NAT JONES previews Raving Iran; part of Doc’n Roll Film Festival which runs 2nd-19th November.
Raving Iran, the first feature length documentary by Susanne Regina Meures, explores the challenges of maintaining rave culture in Iran. The film follows Anoosh and Arash, two DJs who seek to promote their practice against all odds. They face a country hostile to subversive arts, ‘Western’ youth culture and the liberating power of bringing people together. Set in Iran in 2013, shortly following the election of Hassan Rouhani, we meet Anoosh and Arash, a duo performing under the name ‘Blade&Beard’. Their modern techno style is seen an insult to the regime, an affront to the customs and traditions that the older political elite are desperate to maintain.
To save their career from stagnation and ultimately failure, they plan to flee Iran and seek asylum in Europe. Opportunity arises in the form of an offer to perform at Swiss techno festival Street Parade, the largest of its kind worldwide. This is their chance to temporarily escape, but once they safely get out of Iran on their short stay visa, they face the toughest decision possible.
The film does a wonderful job of demonstrating the level of oppression felt by people in Iran. The film opens with Blade&Beard setting up their next gig: a rave deep in the Iranian desert. We witness the struggle to find a covert location, of persuading a crowd to risk coming, particularly women, and the level of disillusionment Anoosh and Arash have towards their homeland. Hijabs and heels are worn by the women out in the evening; these little details and snippets are some of the most enlightening features, portraying the wide-reaching political control over women. Anoosh instructs party-going females that they have to bring headscarves and spare clothes just in case of a police raid.
The film unveils fascinating insights into the two protagonists’ ambivalent feelings towards Iran. Arash wears Western corporation branded t-shirts. ‘This is where we belong’, he claims, when they’re researching European music festivals. Yet once free from their oppressive state he calls home all the time; ‘Tell me something about home. I miss Iran’.
There is a wonderful diversity of video material on display. Mobile phone footage, Louis Theroux-esque inconspicuous budget shooting and ultra-high definition cinematography of an Attenborough documentary level are all showcased and help in creating an incredibly full picture of one of the most complicated nations in the world. We are mesmerised by its beauty, terrified of its strength, and in awe of the power of will shown by these plucky young musicians.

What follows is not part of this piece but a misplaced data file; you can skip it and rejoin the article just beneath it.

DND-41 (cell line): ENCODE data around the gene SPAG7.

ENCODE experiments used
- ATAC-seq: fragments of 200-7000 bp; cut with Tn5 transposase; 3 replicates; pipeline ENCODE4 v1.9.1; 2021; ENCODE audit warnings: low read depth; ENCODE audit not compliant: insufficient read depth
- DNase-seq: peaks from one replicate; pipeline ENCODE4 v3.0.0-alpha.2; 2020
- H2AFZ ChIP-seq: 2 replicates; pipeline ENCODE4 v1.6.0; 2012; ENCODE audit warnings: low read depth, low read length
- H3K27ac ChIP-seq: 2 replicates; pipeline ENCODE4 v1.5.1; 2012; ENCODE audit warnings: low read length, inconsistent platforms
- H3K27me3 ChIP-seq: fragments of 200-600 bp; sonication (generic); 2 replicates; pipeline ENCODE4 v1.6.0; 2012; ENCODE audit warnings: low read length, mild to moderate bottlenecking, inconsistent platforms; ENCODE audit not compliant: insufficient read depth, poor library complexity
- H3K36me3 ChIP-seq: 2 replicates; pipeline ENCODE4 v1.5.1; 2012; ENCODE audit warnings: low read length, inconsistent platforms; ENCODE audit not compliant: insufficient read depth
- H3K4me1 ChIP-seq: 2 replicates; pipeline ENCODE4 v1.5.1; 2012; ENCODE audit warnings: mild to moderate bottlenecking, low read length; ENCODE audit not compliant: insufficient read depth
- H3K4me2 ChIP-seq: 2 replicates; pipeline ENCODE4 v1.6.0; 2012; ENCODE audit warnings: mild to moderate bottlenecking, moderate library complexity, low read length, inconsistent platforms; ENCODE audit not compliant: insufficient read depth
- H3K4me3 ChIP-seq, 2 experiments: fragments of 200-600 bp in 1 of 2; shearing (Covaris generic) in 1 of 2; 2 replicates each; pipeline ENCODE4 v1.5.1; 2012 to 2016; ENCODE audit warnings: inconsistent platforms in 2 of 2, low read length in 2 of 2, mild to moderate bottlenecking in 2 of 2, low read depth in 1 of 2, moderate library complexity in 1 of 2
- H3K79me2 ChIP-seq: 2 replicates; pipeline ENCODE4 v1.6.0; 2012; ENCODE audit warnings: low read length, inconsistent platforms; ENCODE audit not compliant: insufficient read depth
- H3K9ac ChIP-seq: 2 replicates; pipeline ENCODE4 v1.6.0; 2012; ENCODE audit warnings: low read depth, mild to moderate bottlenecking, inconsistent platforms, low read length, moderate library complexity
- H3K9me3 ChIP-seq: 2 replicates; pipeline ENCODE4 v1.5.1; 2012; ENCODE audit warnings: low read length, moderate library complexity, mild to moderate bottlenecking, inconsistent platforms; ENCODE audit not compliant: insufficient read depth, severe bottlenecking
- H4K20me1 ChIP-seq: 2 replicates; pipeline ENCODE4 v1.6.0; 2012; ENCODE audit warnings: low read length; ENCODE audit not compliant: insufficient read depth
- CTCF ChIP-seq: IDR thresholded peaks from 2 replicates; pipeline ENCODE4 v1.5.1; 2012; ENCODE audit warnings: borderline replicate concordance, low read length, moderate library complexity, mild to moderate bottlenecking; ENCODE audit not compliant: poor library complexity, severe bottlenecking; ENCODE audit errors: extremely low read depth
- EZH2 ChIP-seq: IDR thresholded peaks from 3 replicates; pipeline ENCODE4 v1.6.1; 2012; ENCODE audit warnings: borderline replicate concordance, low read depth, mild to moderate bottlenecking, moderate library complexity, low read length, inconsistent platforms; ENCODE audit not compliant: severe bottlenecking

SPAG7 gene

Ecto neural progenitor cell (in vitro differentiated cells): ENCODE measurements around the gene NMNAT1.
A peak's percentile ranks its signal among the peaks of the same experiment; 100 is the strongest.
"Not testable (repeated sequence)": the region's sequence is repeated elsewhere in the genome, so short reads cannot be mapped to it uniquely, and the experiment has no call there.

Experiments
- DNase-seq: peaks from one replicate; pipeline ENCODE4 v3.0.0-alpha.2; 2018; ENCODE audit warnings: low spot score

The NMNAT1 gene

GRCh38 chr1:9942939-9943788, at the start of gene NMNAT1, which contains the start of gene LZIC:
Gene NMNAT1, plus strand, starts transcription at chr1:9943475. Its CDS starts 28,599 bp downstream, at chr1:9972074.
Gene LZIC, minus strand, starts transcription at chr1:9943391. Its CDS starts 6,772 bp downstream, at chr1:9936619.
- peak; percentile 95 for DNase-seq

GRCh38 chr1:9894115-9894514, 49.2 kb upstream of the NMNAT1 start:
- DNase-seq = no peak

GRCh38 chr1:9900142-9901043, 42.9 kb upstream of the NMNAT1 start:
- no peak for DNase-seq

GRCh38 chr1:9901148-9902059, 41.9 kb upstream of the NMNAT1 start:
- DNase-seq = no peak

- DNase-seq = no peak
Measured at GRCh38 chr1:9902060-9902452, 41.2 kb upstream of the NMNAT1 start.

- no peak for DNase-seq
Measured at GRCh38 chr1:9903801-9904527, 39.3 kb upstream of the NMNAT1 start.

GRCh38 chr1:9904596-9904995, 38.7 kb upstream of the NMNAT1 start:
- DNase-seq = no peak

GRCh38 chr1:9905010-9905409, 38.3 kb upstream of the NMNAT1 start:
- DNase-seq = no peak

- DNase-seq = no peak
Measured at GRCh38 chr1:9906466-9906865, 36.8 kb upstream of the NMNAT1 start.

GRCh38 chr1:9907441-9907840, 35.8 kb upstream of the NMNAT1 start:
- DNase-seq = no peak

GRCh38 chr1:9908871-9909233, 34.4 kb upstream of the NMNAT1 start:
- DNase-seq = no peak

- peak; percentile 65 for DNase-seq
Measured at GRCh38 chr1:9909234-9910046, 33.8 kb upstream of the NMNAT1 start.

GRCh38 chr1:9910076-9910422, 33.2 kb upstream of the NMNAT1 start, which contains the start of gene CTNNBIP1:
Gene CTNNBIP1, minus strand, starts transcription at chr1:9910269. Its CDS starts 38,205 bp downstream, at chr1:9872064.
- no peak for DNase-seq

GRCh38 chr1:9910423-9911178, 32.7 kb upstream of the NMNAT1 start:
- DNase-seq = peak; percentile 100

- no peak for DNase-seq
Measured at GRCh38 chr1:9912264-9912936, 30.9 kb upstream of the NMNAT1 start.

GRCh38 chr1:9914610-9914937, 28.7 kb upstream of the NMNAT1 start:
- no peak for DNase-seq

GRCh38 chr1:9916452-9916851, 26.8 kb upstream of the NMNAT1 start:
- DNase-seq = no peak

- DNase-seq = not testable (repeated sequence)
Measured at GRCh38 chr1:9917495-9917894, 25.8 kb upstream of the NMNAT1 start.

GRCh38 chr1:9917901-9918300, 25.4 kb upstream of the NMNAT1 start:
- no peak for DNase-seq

Similarly, the sheer time, effort and bravery shown by Meures and her two protagonists, is somewhat overwhelming. The seldom-seen situations they have captured on film are vital to the success of the narrative; for example, they capture a meeting with a government bureaucrat over their rule breaking album and subversive live performances. The officials claim piercings on a woman’s face will send her ‘straight to the vice squad’: a cruel irony as she is herself female. ‘The Islamic Republic has taught us to take detours’, proclaims a weary record shop owner as he demands a dummy cover is put on top of the original album artwork.
These scenes from the first half of the film, displaying the state of Iran, are probably its strongest element. Once it moves on to tackle the crux of the plot, the duo’s escape to Europe, it becomes less a documentary and more a Hollywood narrative. Much of the latter half seems to move away from early general themes such as the oppression of women and pop culture and moves on to a more personal narrative. This is a shame, as much of what made the first half so engaging, the little detailed side shots and the previously unexplored situations, gives way to a more well-trodden path: coming of age and the decisions we make about whether to stay or go. ‘Go live your life son’ says Anoosh’s mother on the phone. Although this content is emotive, it is not quite as refreshing and insightful as many of the interactions in the first part of the film.
That said, the second part does not lose its way altogether. The ambivalence about Iran, particularly from Arash, is discussed further and the last-minute plot-twist leaves the viewer with a feeling of fulfilment as the credits roll. Raving Iran is a fabulous first piece by Susanne Regina Meures: a springboard of great magnitude for a career full of potential. It is an excellent watch for those interested in Middle Eastern contemporary culture and gender issues alike.
Raving Iran is on show on the 15th November at Ritzy Cinema, London. More information here.
Featured image courtesy of ravingiran.com.